Before I launch into this post, I’m going to publicly proclaim my intent to write at least 2 blog posts per month. Hopefully this will motivate me to follow through on that intention. I manage to find a little time to relax here and there, so in theory I could make the time to do it. And goodness knows I’ve got plenty of thoughts rattling around in my head that could be transformed into blog posts. So there’s that.
In the rest of this post, I’d like to discuss a distinction between being and doing that I’ve noticed, in terms of self-esteem but other things too. A post by Samantha at Not Your Mother’s Playground caught my attention and helped me articulate some of these thoughts.
Titled On Being Amazing, the post discusses why it’s tough to hear “But… you’re amazing!” in difficult times. In particular, this passage really resonated with me:
I’ve noticed that in times of despair people will often reach out to me, offering their words of comfort. These internet hugs are lovely and certainly appreciated – at least for the intentions behind them, but they can also fall flat when presented like this:
“Don’t feel sad. You’re amaaaaazing!”
I have learned how to take a compliment over the years. If you think that I have done something to warrant being told I’m amazing or awesome or insert compliment here, I will certainly take it. I will blush and I will be genuinely grateful. However when it’s used as a blanket response to “I’m sad or angry”, it’s a lot harder to digest.
I agree that this sort of statement can sometimes feel dismissive, as though by accomplishing all this amazing stuff I somehow shouldn’t get bogged down by anxiety or depression, or I should be smart enough to think my way out of it, or something. This comes dangerously close to the “but why can’t you just choose to be happy” advice given to people dealing with mental health issues that, while often well-intentioned, is dangerous and thoroughly misunderstands what it’s like to deal with mental illness (see this fantastic blog post by Naamah_Darling for a deconstruction of this rhetoric).I also think that this tendency to conflate being and doing (you’ve done amazing things so you are an amazing person) can be dangerous for another reason: it makes the parts of one’s identity blend together in a potentially judgmental way. For a long rant on the ways we in Western culture tend to conflate various aspects of people’s identities – especially when they pertain to sex – see my post on the adjacency effect over at MySexProfessor.com (basically, the laws of sympathetic magic plus stigma and pollution, condensed and written about in non-academese with sexuality as the primary topic). People who engage in certain acts are thought to be a certain kind of person, and those sorts of judgments often lead to hostility, stereotyping, and violence.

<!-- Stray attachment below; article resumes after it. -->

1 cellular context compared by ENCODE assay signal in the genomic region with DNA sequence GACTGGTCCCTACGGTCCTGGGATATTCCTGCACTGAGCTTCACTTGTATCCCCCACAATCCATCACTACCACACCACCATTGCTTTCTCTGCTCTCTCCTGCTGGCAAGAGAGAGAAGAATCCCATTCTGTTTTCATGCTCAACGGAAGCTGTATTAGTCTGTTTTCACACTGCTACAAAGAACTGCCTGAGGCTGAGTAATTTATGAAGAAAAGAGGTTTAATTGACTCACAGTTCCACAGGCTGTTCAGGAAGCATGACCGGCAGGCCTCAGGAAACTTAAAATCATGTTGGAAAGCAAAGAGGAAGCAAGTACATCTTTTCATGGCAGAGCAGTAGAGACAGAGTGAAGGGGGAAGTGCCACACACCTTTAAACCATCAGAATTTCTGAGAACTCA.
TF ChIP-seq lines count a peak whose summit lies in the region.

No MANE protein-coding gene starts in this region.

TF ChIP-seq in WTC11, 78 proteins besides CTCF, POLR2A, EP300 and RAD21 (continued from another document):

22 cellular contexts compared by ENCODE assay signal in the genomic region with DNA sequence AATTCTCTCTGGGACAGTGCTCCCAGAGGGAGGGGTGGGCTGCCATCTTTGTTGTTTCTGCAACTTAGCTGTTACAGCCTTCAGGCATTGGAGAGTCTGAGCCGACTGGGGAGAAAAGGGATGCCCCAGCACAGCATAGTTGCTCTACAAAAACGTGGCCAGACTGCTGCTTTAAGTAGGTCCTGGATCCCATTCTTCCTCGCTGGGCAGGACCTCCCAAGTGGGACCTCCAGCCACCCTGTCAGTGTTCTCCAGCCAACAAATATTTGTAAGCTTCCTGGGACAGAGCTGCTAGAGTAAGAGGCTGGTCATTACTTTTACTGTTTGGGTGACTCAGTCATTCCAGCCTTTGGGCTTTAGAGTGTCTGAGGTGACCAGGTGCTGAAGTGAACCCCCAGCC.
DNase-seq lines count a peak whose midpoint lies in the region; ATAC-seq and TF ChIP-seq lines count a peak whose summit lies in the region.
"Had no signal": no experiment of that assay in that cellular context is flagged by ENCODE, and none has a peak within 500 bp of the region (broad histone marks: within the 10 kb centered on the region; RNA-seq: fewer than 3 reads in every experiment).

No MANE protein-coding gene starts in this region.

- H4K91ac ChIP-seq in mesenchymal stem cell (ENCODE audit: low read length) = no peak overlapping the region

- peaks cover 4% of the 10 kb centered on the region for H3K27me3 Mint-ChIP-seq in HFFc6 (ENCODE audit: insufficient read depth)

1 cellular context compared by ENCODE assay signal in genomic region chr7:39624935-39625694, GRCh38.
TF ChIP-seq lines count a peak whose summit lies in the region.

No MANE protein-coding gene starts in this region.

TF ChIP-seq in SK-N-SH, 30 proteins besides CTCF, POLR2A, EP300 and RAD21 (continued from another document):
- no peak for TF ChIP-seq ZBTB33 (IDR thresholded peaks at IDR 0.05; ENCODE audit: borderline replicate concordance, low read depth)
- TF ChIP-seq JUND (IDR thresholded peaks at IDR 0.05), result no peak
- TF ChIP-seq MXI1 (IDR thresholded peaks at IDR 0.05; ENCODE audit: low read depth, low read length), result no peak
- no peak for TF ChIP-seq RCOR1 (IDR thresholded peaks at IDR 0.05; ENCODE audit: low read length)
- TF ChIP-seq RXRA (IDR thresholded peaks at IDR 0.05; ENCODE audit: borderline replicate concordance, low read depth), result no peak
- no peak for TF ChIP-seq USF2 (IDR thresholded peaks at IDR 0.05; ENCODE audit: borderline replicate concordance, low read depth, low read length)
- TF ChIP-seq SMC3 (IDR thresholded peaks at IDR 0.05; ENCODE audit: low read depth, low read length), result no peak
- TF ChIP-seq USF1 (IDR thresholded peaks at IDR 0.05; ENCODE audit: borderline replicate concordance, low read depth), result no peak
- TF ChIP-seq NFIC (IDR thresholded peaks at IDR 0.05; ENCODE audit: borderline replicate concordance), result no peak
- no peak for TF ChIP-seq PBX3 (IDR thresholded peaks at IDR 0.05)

For these reasons, I think it’s important to uncouple the being and doing parts of people’s identities, even while recognizing that there are some links, but those links need to be put into context. I’m a firm believer in actions speaking louder than words, for example; so if someone says they’re my friend, they’d better be there when I need them (and I’ll do the same). I always try to make sure my actions are consistent with my values. Stuff like that.
Otherwise, let’s think very carefully about how we conflate being and doing when it comes to personhood. I’d love to hear about more examples of this phenomenon if people want to leave a comment!